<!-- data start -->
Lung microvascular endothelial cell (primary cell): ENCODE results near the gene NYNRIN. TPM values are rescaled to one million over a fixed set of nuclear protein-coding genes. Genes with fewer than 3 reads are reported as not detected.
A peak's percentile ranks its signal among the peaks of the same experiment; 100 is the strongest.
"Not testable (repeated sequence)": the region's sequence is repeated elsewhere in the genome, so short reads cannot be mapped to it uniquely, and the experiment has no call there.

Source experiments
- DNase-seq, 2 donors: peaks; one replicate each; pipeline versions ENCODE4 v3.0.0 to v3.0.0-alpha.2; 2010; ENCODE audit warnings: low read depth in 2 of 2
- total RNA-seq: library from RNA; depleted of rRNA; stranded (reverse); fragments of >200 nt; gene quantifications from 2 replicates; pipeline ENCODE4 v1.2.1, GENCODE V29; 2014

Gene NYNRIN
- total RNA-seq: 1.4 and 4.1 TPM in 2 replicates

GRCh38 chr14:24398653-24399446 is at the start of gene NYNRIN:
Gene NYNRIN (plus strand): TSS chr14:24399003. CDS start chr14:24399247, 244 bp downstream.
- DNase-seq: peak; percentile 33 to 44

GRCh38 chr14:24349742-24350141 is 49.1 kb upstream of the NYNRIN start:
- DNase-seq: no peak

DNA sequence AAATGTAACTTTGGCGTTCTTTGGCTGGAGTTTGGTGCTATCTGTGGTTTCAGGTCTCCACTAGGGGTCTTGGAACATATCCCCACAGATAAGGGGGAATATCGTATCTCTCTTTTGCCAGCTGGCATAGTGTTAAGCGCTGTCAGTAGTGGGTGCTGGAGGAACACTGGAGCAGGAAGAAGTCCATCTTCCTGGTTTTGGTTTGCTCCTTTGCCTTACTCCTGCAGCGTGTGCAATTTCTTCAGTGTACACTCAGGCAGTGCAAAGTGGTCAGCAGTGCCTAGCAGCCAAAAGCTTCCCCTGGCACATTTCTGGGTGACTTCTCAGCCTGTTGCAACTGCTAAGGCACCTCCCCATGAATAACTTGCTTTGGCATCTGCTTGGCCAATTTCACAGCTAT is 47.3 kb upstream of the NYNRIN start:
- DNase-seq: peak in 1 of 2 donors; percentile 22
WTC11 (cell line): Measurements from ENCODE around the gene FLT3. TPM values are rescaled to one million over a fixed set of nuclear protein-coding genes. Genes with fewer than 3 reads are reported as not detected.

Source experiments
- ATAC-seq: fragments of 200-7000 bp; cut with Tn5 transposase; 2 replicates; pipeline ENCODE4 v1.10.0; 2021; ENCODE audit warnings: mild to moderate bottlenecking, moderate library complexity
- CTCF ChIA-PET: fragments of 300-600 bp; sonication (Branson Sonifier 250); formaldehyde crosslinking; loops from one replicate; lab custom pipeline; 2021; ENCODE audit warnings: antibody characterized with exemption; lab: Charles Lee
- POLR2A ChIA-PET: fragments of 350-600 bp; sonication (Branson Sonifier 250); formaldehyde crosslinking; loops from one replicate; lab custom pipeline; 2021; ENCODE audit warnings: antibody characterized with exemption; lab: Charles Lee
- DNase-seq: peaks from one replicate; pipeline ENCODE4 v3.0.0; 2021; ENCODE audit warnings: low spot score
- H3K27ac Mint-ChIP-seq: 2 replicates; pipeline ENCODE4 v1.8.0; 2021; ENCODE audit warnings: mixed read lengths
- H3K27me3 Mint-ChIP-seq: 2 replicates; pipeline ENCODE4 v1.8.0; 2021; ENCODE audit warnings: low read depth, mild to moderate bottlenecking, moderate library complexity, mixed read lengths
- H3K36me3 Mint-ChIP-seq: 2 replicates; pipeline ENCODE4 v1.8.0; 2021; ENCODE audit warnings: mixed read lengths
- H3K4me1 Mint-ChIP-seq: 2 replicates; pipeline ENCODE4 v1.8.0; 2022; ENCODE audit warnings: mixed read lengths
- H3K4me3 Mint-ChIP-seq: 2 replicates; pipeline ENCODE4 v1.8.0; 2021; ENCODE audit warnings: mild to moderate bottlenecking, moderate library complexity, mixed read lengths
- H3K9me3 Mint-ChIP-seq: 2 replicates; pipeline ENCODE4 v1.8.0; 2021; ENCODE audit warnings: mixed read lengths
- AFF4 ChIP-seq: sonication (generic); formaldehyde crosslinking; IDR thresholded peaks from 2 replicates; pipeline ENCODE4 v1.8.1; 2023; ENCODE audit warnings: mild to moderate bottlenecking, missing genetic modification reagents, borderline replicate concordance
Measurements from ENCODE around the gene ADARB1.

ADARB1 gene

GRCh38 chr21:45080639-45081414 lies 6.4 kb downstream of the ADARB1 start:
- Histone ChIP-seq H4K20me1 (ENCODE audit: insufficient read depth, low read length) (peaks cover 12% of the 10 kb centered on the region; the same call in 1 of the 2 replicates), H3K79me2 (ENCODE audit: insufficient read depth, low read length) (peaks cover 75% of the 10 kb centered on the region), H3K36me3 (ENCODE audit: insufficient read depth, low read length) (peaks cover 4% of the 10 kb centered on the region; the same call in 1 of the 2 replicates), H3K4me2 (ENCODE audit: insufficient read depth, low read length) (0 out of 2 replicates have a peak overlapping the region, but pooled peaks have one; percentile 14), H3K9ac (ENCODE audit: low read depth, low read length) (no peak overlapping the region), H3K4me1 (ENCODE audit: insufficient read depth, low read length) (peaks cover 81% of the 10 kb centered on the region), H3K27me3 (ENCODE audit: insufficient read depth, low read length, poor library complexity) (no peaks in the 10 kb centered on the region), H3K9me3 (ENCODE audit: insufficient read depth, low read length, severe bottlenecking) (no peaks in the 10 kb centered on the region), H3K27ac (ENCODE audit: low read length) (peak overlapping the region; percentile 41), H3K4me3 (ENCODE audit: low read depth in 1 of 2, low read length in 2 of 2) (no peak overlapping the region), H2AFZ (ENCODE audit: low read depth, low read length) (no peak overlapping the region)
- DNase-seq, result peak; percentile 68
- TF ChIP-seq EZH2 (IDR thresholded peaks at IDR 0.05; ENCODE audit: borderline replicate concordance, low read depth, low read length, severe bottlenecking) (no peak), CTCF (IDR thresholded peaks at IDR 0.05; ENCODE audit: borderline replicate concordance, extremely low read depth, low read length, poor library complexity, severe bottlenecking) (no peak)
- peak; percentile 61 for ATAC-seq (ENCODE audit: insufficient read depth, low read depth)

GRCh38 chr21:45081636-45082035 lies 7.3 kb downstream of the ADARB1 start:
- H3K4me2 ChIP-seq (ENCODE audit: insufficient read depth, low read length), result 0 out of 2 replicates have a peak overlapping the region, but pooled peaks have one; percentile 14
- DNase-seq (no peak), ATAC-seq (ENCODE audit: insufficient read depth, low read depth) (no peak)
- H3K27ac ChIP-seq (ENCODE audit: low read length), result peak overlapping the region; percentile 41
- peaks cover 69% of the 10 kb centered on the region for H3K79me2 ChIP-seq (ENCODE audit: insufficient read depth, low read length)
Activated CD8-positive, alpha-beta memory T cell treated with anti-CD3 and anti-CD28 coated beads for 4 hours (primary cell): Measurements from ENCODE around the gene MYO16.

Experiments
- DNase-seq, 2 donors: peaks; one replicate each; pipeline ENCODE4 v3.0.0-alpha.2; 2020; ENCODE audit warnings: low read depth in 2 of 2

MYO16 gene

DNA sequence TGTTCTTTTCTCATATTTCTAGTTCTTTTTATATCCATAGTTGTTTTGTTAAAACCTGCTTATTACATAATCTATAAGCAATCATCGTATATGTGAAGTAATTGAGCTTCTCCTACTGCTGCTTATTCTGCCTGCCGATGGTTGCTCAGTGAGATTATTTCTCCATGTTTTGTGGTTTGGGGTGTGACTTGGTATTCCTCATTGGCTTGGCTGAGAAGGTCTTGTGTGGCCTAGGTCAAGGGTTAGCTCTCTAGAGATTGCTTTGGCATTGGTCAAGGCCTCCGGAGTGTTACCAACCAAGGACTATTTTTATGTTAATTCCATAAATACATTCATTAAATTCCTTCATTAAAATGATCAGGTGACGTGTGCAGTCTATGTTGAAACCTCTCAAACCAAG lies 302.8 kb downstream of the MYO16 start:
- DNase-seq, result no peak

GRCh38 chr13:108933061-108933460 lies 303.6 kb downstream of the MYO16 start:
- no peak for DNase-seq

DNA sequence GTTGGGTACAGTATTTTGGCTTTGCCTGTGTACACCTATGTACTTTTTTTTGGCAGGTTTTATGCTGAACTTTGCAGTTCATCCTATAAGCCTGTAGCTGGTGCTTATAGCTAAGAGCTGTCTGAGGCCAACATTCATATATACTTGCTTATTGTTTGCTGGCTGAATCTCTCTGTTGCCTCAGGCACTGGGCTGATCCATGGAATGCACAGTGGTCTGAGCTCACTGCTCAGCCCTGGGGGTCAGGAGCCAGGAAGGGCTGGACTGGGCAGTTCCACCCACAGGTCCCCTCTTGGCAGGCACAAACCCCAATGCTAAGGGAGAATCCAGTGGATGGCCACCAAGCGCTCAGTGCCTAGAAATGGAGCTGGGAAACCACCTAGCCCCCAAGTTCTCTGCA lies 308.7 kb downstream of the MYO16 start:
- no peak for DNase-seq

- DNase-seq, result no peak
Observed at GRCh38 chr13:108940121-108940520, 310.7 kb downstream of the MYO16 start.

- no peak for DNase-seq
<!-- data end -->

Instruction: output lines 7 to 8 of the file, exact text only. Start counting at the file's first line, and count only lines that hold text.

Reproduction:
Gene NYNRIN
- total RNA-seq: 1.4 and 4.1 TPM in 2 replicates